Work, work, work



“Your next office?” says the sign on the wall in this picture. Let’s hope so, some would say and do what they could to get there. The unempolyment rate though is as high as Turning Torso, the tower behind the sign, and twists here and there in different ways, causing agony for people who lose their jobs and incomes. Others again have difficulties getting in on the labour market, others with getting back in, after having lost a job. There are so many good, competent people out there with many different kinds of skills that the society simply neglect and do not give the chance to prove their worth and take part in the development of the country. Sometimes if you apply for a job you don’t have exactly the right background, but only to 75 or 80%, other times you’re not qualified at all for a specific kind of work or sometimes you’re  “over qualified”. Jobs that seems to be absolutely perfect are blocked for someone, because the employee seems to be “too good”, and in that respect  is percieved as a potential threat for the employer, or at least someone they don’t expect to keep for very long. There are many blockations on the labour market. Still things have to be done. Now, I live in Sweden and write about the Swedish reality and the situation here. All the same, we mustn’t forget that the situation with high unemployment rates and an economy in ruin or on it’s knees is many times even more severe than in my country. The gaps between social groups are here and there much wider and deeper than here in Sweden. Nevertheless, the situation here too is problematic and things have to be done to improve the situation for both the single individual and the society as a whole.

Tomorrow and on Friday there will be a new EPSCO conference in Brussels where labour market, employment issues, social policies, health care etc will be discussed. The Swedish Ministers Hillevi Engström, responsible for the labour market, Nyamko Sabuni, Maria Larsson and Göran Hägglund will participate. On June 21st there was another conference in Luxemburg where they discussed these issues as well. Specific recommendations for the different countries within the EU were put forward for an improved economic growth and situation on the labour market in the respective countries. You find more information on, and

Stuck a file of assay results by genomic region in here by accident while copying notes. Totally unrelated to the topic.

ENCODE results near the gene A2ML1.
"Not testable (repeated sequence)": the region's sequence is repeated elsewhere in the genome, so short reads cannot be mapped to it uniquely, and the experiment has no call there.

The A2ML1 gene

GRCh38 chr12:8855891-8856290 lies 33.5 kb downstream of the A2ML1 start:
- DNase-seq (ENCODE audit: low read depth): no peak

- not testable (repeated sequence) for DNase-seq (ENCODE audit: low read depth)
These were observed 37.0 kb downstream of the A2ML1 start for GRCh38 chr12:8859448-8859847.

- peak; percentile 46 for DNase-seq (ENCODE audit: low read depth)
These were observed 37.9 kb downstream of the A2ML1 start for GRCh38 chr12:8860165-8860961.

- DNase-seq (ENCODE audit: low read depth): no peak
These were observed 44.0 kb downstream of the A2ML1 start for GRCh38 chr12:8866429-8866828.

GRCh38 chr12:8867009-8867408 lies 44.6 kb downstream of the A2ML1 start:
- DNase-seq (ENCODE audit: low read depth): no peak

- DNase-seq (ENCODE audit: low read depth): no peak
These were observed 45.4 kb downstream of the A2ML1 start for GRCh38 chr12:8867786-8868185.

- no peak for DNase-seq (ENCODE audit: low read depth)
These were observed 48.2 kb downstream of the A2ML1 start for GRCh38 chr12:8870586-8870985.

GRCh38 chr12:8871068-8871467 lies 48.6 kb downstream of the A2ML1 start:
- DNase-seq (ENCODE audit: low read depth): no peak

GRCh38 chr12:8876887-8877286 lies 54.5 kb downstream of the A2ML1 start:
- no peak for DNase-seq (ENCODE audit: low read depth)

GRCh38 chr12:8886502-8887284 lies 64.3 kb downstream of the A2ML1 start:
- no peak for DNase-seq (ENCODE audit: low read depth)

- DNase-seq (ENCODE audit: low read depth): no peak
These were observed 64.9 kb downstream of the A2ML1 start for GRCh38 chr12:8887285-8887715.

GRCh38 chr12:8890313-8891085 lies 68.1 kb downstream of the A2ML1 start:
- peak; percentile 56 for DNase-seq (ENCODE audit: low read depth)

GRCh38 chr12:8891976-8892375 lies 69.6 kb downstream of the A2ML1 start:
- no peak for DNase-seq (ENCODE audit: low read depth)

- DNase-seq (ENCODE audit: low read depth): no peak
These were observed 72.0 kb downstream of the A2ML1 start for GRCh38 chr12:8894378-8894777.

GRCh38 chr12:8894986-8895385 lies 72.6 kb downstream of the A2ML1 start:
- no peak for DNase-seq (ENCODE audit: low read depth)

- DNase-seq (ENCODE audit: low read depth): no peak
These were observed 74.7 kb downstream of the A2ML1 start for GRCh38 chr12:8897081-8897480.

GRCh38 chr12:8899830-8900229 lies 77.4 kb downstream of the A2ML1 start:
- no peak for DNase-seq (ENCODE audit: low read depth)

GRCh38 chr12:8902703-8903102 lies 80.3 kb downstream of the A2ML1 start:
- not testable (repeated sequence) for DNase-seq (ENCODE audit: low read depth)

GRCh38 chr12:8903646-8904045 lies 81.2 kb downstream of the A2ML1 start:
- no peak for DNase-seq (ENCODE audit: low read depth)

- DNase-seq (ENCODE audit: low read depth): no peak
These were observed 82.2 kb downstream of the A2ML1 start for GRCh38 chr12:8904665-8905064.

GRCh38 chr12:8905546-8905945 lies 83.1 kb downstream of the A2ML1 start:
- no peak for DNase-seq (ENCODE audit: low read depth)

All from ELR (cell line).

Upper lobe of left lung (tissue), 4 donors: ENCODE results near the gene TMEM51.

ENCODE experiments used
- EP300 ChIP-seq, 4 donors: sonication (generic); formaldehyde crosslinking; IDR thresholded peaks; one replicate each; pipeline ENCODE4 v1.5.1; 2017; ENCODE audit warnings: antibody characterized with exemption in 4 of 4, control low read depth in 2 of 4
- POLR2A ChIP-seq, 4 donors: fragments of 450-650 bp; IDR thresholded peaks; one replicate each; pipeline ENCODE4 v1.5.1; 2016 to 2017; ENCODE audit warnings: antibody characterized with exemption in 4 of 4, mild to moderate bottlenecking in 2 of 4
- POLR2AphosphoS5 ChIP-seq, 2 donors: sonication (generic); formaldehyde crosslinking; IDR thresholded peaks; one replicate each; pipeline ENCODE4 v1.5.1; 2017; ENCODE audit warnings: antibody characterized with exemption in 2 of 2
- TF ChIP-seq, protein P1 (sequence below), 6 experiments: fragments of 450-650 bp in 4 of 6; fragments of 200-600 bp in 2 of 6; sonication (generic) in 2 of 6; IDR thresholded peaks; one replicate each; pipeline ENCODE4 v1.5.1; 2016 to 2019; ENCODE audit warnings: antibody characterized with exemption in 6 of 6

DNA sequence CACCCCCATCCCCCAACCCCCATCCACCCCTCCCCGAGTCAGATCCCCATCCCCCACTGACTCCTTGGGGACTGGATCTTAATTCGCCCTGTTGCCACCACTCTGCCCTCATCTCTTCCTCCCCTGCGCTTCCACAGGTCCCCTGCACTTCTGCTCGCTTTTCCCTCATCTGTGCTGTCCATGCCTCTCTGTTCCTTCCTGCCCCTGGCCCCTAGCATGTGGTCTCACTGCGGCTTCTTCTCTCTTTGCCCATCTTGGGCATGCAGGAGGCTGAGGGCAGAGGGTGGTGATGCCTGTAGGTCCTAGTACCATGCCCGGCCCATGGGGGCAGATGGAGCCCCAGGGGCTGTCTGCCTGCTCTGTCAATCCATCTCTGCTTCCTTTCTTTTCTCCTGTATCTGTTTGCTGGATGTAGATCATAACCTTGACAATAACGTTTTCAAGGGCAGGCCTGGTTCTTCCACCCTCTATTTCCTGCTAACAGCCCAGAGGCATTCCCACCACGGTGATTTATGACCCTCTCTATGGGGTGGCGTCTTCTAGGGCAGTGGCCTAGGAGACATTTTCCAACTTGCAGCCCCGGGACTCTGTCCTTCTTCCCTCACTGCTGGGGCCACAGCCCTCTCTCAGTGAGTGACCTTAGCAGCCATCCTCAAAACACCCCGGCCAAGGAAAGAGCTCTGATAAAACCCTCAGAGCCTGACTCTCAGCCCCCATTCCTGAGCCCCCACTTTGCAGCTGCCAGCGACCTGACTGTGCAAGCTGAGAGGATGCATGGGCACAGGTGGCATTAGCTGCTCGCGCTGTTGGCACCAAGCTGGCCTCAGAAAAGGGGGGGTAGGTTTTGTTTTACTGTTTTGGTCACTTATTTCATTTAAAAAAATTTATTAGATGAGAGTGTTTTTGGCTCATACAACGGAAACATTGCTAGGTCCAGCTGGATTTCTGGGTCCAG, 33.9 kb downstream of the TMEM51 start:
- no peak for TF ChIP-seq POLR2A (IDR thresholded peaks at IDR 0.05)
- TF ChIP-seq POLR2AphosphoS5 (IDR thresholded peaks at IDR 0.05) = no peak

For young adults up to the age of 23 new recommendations have been taken to make it simpler for companies to employ them in a harsh economy. See SOU 2012:80 Utbildningsanställning. The efforts made have good intentions, and can be a temporary life line in troubled global economy. Nevertheless we mustn’t forget that many are left out in the cold all the same. Some companies abuse the situation for slave-like contracts,not paying salary, let people work for free and neglect their life situation. It’s cynical and undignified. See, listen to and aid those who have to look for new positions in life, who doesn’t know the system, can’t speak the language, who are handicapped, have been ill, or just lost their jobs because the company or authority they work for have to save money. People must be able to work if they can. Many who today are unemployed are fully capable and hungry for work. So, what must we do?

  • See the human in front of you if you’re an employer. Try to see behind the surface and see what the person looking for the job might be able to contribute with.
  • Make it easier for small and medium-sized companies to employ new people, to expand and thrive.
  • If you work for an authority or department, try to see the variety of competence in front of you when people look for positions.
  • Take people’s anger, fear, frustration, sadness etc as a way of expressing their agony. It’s only natural.
  • Don’t punish whistle-blowers. They are needed for the development of a society.
  • Take care of competent people. They are needed too.
  • Educate and try to be innovative.
  • If you’re unemployed. Don’t give up, believe in yourself and continue forward.

Anders Moberg, December 5th 2012

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